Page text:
2010 FIFA World Cup Opening Day Highlights the Importance of Teamwork

Sports WriterCorrespondent IJune 12, 2010

JOHANNESBURG, SOUTH AFRICA - JUNE 11:  Goalkeeper Itumeleng Khune (R) of South Africa and Aaron Mokoena of South Africa celebrate their first goal during the 2010 FIFA World Cup South Africa Group A match between South Africa and Mexico at Soccer City Stadium on June 11, 2010 in Johannesburg, South Africa.  (Photo by Phil Cole/Getty Images)
Phil Cole/Getty Images

The opening day of the 2010 World Cup highlighted the importance of teamwork in the game of football. The advertisers might try to persuade you otherwise but football is not entirely about moments of individual brilliance, it is about a team working together collectively as a cohesive unit.

Once you have this organizational infrastructure in place individuals are able to shine but without it the entire team will fail. This was perfectly demonstrated by Mexico's late equalizer against South Africa.

With 10 minutes to go, South Africa were on course for the victory which they so desperately craved and which few expected them to actually achieve. They had survived an early onslaught from Mexico and successfully converted one of the few opportunities that fell their way.

All they needed to do was continue to work together as a team to ensure that nothing short of a moment of magic would allow their opponents to equalize. Instead, they gifted Mexico an equalizer from the most harmless of crosses because one of the key components of their defensive unit, the highly experienced captain Aaron Mokoena, failed to perform his specific role.

With Mexico about to send a speculative cross into the South African box the defending side pushed up as a unit in a well rehearsed manoeuvre which should have left at least three forwards well offside. Were it not for Mokoena's moment of madness it would have been a perfectly executed defensive strategy which would have resulted in a free kick for South Africa inside their own penalty area.

Unfortunately Mokoena failed to push up with the rest of his defenders thereby singlehanedly playing all three Mexican attackers onside. While the other defending South Africans were all in a line on the edge of the penalty area, Mokoena was left lingering uncertainly by the penalty spot.

Perhaps realizing his mistake he attempted to redeem himself by winning the header but the ball eluded him entirely to leave Rafael Marquez with a goal scoring opportunity which was quite simply unmissable.

Any aspiring defenders can learn a huge deal from Mokoeana's misjudgment. It does not matter how good or how experienced a player you are, and Mokoena has been capped by his country over 100 times, you still need to retain total concentration from the kick off to the final whistle.

A centre back looking from right to left to ensure that his back four are all level with him and then marching them forward together might not be the stuff of which sportswear commercials are made of. It is something which most fans take for granted until it goes wrong, as it did for Aaron Mokoena and South Africa on Friday.

The reality of the game is that goals which result from defensive errors such as this are worth just as much as goals which are the product of sensational solo efforts.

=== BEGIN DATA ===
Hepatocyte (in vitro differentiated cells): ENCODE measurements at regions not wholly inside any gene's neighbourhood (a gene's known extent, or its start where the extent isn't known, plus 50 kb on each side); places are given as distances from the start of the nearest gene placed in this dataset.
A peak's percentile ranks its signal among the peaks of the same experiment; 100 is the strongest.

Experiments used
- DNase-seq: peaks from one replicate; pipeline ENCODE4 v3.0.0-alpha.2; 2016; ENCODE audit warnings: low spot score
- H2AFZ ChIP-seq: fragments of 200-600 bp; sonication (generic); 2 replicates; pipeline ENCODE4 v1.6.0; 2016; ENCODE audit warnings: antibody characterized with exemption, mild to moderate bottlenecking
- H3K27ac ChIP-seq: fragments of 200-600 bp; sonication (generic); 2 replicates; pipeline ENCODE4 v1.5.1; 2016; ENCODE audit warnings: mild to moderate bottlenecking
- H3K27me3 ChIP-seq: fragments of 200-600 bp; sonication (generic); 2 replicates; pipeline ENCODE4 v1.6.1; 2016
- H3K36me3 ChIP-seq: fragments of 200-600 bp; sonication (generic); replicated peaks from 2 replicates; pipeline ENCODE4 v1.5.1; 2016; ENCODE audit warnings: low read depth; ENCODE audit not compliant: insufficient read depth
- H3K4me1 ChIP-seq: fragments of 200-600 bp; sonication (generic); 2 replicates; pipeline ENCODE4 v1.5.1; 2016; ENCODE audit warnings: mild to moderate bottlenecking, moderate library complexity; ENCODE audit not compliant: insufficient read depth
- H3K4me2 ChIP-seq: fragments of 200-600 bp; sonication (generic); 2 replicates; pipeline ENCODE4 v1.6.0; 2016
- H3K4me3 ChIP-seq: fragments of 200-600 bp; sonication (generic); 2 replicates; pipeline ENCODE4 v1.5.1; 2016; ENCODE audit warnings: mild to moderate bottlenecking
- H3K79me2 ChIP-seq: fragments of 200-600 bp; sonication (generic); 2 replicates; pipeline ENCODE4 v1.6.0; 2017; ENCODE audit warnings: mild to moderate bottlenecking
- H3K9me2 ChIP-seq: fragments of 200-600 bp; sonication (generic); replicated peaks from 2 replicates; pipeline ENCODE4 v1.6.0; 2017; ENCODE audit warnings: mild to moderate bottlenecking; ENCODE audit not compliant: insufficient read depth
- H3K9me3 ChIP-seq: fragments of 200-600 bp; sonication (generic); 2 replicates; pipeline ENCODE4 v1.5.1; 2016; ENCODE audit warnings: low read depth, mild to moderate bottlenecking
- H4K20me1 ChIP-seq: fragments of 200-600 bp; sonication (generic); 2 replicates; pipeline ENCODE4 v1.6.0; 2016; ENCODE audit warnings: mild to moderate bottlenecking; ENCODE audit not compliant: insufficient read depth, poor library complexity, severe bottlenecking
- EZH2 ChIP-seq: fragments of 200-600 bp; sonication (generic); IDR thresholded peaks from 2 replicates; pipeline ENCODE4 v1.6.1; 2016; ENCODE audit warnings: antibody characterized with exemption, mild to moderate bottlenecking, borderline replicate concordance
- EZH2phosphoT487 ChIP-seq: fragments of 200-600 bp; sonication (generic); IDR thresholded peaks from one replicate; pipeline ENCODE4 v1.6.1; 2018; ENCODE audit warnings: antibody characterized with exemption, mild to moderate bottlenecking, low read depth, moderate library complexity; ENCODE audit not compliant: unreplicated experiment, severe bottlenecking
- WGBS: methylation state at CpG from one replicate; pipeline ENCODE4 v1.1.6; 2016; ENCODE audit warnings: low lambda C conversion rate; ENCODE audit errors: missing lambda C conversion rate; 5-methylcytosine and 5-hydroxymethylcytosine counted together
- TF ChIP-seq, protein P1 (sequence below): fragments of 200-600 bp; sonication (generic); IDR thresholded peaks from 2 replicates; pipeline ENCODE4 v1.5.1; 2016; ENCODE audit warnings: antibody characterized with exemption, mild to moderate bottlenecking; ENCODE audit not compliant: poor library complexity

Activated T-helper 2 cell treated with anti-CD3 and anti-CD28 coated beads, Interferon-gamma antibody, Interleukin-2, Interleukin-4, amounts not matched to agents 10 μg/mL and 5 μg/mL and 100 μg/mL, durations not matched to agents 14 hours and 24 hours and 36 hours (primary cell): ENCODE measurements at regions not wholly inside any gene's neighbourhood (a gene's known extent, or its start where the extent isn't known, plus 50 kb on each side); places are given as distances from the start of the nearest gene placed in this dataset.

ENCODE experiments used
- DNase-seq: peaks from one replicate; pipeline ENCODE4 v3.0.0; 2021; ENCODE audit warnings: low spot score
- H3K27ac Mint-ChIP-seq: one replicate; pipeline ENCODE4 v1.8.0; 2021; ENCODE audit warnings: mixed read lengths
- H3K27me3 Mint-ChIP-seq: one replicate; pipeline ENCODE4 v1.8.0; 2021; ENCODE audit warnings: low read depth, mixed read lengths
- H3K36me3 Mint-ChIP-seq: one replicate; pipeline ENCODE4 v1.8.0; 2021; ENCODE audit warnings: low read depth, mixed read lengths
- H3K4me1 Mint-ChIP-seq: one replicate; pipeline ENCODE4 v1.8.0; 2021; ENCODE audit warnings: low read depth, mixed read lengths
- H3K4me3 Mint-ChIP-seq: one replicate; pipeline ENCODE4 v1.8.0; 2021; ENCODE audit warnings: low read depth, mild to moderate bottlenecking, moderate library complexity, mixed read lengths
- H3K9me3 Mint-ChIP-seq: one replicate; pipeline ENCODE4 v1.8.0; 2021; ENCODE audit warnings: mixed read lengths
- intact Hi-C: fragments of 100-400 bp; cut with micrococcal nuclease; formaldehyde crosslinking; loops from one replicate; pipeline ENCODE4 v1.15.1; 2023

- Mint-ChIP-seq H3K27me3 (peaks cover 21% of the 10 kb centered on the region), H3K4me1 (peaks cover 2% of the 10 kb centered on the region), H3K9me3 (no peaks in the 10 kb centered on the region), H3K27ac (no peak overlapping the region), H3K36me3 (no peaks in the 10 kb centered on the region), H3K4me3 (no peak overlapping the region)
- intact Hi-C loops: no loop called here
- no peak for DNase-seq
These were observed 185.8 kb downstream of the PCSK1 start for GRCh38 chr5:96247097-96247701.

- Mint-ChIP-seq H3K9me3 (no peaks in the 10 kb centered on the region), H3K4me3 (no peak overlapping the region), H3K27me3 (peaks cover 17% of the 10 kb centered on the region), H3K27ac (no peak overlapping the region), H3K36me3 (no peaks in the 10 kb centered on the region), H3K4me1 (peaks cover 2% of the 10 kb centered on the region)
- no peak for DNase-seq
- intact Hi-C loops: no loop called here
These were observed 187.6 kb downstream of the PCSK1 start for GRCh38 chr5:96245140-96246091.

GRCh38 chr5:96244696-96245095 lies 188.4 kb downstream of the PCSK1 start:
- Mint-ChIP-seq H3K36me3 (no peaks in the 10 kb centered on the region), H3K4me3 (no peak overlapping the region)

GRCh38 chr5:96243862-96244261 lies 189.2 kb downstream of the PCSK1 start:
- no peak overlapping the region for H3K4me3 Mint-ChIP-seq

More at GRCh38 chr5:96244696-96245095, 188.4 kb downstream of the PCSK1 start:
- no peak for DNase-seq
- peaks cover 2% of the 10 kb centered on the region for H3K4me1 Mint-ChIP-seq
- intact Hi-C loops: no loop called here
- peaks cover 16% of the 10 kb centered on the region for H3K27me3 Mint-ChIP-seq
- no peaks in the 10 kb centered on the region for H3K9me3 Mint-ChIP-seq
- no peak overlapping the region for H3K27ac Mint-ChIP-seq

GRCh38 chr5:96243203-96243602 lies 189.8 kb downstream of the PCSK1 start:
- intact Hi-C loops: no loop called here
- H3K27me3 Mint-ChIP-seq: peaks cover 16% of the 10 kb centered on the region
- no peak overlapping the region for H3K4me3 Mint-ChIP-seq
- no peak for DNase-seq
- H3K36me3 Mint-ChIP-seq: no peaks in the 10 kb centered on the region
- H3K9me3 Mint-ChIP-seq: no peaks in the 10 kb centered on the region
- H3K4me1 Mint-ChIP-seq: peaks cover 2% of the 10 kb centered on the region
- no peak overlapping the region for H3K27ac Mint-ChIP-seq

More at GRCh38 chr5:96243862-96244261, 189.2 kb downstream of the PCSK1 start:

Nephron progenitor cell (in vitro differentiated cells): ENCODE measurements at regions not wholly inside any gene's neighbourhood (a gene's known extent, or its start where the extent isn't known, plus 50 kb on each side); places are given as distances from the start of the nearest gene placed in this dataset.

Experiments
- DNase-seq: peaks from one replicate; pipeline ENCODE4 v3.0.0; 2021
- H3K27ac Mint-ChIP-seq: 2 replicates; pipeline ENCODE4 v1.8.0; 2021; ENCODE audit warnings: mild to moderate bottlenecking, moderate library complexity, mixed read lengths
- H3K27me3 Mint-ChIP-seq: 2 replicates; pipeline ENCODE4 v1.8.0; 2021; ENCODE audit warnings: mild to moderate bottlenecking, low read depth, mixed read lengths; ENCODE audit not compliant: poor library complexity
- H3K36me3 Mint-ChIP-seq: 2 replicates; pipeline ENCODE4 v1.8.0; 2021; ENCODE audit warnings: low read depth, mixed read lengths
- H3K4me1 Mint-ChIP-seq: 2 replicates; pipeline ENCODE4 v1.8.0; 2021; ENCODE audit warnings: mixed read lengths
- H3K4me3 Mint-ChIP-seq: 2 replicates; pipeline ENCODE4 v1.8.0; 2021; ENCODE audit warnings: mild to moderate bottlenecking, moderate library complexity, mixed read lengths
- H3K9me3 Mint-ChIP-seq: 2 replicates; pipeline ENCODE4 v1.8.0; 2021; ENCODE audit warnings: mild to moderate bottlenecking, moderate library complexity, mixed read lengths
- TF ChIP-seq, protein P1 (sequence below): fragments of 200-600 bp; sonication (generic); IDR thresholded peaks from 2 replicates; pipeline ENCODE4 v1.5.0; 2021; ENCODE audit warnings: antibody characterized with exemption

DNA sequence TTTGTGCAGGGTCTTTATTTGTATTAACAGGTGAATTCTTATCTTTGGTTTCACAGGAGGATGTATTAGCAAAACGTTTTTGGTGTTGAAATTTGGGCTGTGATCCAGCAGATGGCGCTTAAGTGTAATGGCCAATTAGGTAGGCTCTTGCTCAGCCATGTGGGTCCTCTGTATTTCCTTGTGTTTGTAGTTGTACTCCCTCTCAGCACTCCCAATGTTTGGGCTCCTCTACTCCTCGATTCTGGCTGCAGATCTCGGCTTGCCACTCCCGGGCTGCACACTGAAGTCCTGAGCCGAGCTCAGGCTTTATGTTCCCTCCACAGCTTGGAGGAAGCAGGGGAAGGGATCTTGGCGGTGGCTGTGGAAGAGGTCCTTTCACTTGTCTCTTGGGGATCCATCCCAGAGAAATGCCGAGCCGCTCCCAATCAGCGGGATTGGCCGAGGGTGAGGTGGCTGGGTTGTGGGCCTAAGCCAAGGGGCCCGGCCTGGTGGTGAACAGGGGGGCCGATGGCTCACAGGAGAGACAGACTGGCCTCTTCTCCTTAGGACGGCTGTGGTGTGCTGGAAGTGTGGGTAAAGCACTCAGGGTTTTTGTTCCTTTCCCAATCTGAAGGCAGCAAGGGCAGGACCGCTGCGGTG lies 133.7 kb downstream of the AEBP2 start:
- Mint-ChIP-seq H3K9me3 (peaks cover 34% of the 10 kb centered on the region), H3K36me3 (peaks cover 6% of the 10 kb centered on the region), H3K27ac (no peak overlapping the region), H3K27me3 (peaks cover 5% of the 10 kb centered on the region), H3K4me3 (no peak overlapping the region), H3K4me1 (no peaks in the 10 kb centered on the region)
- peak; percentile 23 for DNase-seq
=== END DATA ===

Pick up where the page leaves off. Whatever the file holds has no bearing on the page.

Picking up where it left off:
Many of the French players seemed to be under the impression that they were there to create their own personal highlight reel rather than to perform as a functional team. Nicolas Anelka and Frank Ribery are both outstanding players, but they did not perform to anything like the level they are capable of against Uruguay.

The main reason for this was their reluctance to play simple football, to simply receive the ball, protect it and lay it off. Virtually every time that either man received possession they embarked on an ambitious solo run and almost without fail they ended up surrendering possession.

Abou Diaby and Yoann Gourcuff were two of France's better performers, but both seemed in danger of believing their own publicity. Diaby was probably thinking about scoring the goal of the competition when he attempted to score from 30 yards in the first half. He should have been thinking about finding a teammate and he ended up blazing the ball embarrassingly wide.

Gourcuff actually deserves some credit for an audacious shot from a left wing free kick that almost caught the Uruguay goalkeeper unawares. It was symptomatic of a wider problem for France though; that of players attempting to find the answers individually that they should have been searching for as a team.

The ultimate demonstration of this came when Diaby played a beautifully weighted cross-field pass which would have perfectly picked out the run of the onrushing Sidney Govou had it not been intercepted by an offside Nicolas Anelka.

If Anelka had stepped over the ball or just allowed it to run past him, Govou would have been behind the Uruguyuan defence with a clear run at goal. Govou had already missed one golden opportunity to score from inside the six yard box and perhaps Anelka simply did not trust his teammate and felt the need to take control of the situation himself.

Football is a team game; it always has been and it always will be. Having good positional sense, communication skills, and an awareness of where your teammates are is far more important than being able to perform a step over or shoot effectively from 30 yards or more.

It seems that even at the most prestigious tournament on the planet there are players who need reminding of this fact.

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